Expanding the electric vehicle experience

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Priority steps toward a sustainable EV ecosystem

 Based on the insights that emerged from the Ignition sessions in Los Angeles and Brussels, we propose the following actions to advance the development of a sustainable EV ecosystem.

1. Segment and conquer: EVs offer different consumer value propositions to different market segments. Broader consumer adoption depends on automakers defining the market segments for EVs - and these are likely to be different from the ICE market segments they are familiar with - and reaching them with effective marketing messages.

2. Integrate consumer product marketing insight: the ways that EVs are charged and can be integrated into different aspects of consumers’ lives give them the characteristics of consumer products. Automakers should seek out consumer product-marketing insight to help them segment the market for EVs and develop marketing campaigns.

3. Reinvent auto sales: the traditional dealership model has not been successful in supporting EV sales due to information gaps and competing economic incentives. Moreover, the new generation of auto buyers is not looking for a traditional “bricks and mortar” sales experience. Automakers must engage consumers through social media, learn from them, and create grassroots demand through processes of direct consumer interaction.

4. Deliver the seamless consumer experience: the lack of a seamless consumer experience in buying, financing, charging and maintaining EVs remains a barrier. Utilities, automakers and technology providers must work together to create business solutions that provide the seamless experience that consumers need - and work hard to make consumers aware of them.

5. Move from tax credits to rebates: the main barrier to EV adoption is the higher point-of-sale price of EVs compared with that of ICE vehicles. Government incentives as front-end rebates on the purchase price would be much more effective than tax credits in accelerating adoption.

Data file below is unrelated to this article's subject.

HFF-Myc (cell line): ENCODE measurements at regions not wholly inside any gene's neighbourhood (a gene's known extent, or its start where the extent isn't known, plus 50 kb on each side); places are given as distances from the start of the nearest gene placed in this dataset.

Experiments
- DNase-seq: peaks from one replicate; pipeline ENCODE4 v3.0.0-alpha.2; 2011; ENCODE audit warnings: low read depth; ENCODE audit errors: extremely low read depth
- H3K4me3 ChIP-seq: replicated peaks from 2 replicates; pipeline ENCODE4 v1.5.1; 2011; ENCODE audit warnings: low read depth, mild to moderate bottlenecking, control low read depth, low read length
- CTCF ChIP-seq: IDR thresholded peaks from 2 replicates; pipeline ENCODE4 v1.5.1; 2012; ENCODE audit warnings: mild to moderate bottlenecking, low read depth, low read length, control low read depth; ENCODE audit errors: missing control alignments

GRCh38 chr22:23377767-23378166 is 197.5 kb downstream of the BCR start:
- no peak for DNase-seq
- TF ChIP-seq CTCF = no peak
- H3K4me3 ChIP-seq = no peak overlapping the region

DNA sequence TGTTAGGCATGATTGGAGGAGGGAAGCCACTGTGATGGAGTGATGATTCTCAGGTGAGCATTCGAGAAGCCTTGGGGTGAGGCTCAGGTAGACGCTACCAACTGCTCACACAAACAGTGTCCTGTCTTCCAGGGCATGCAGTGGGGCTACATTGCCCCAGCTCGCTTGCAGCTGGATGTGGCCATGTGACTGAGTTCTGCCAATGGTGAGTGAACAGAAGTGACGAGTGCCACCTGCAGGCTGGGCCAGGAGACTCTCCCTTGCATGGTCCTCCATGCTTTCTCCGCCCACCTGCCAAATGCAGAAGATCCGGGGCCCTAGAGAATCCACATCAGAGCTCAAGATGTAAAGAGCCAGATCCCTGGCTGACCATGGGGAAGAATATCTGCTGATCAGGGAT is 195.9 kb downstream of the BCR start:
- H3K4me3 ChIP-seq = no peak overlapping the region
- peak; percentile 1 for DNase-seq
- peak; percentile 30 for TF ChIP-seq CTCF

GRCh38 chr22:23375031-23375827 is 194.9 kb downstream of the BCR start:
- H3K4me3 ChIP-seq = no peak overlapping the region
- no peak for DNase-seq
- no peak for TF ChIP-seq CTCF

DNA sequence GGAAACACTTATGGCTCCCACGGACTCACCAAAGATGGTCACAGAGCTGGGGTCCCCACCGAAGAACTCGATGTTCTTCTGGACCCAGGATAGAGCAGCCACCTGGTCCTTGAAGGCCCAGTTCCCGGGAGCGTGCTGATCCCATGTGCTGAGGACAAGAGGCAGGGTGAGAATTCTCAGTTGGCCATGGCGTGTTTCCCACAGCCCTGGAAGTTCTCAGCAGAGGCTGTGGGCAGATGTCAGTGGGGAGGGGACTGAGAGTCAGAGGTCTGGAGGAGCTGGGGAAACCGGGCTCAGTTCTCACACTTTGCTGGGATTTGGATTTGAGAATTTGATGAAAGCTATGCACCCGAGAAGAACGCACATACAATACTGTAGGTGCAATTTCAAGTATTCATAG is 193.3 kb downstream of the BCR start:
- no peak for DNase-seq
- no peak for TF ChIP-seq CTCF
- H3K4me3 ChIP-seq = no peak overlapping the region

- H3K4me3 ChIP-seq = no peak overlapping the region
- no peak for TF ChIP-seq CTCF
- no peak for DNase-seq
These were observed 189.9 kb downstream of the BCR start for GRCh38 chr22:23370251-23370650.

6. Provide incentives for adoption, cheaply: governments can promote EV adoption even in a period of austerity through nonfinancial incentives. One of the important lessons learned to date is that consumers value and respond to government incentives, such as preferred parking, priority lanes and waived congestion charges for EVs, that cost taxpayers little.

7. Prioritize cities: EVs offer a strong value proposition to support the sustainability agenda of cities worldwide, whether by reducing pollution or enhancing mobility. Cities, therefore, are an important lead market for EVs that can offer an opportunity to scale production and introduce EVs to large numbers of potential buyers.

8. Don’t forget fleets: corporate and government fleets should be prioritized as lead EV markets. Fleets are natural early EV adopters, given their focus on total cost of ownership and predictable driving patterns. Fleets can also provide important testing grounds for solving EV infrastructure issues and helping to scale up EV production. Automakers, utilities, policymakers and advocates for EVs must work with fleet managers to tear down barriers to fleet adoption and develop methodologies for carrying over best practices and lessons learned to consumer markets.

9. Be good, not perfect: faster progress must be made on the standards and regulatory actions needed to enable the EV market, such as revamping utility infrastructure, enhancing driver information and establishing charging interoperability. Policymakers and standard-setting organizations must focus on pragmatic solutions that can be accomplished quickly.

10. Connect EV communities of interest: EV trials and standard-setting processes are taking place around the globe, yet there is no structure for comparing objectives, tracking activities and sharing best practices. Regional EV associations and advocacy groups should establish a virtual clearinghouse of EV initiatives to enable important knowledge sharing among the EV communities dispersed around the world.

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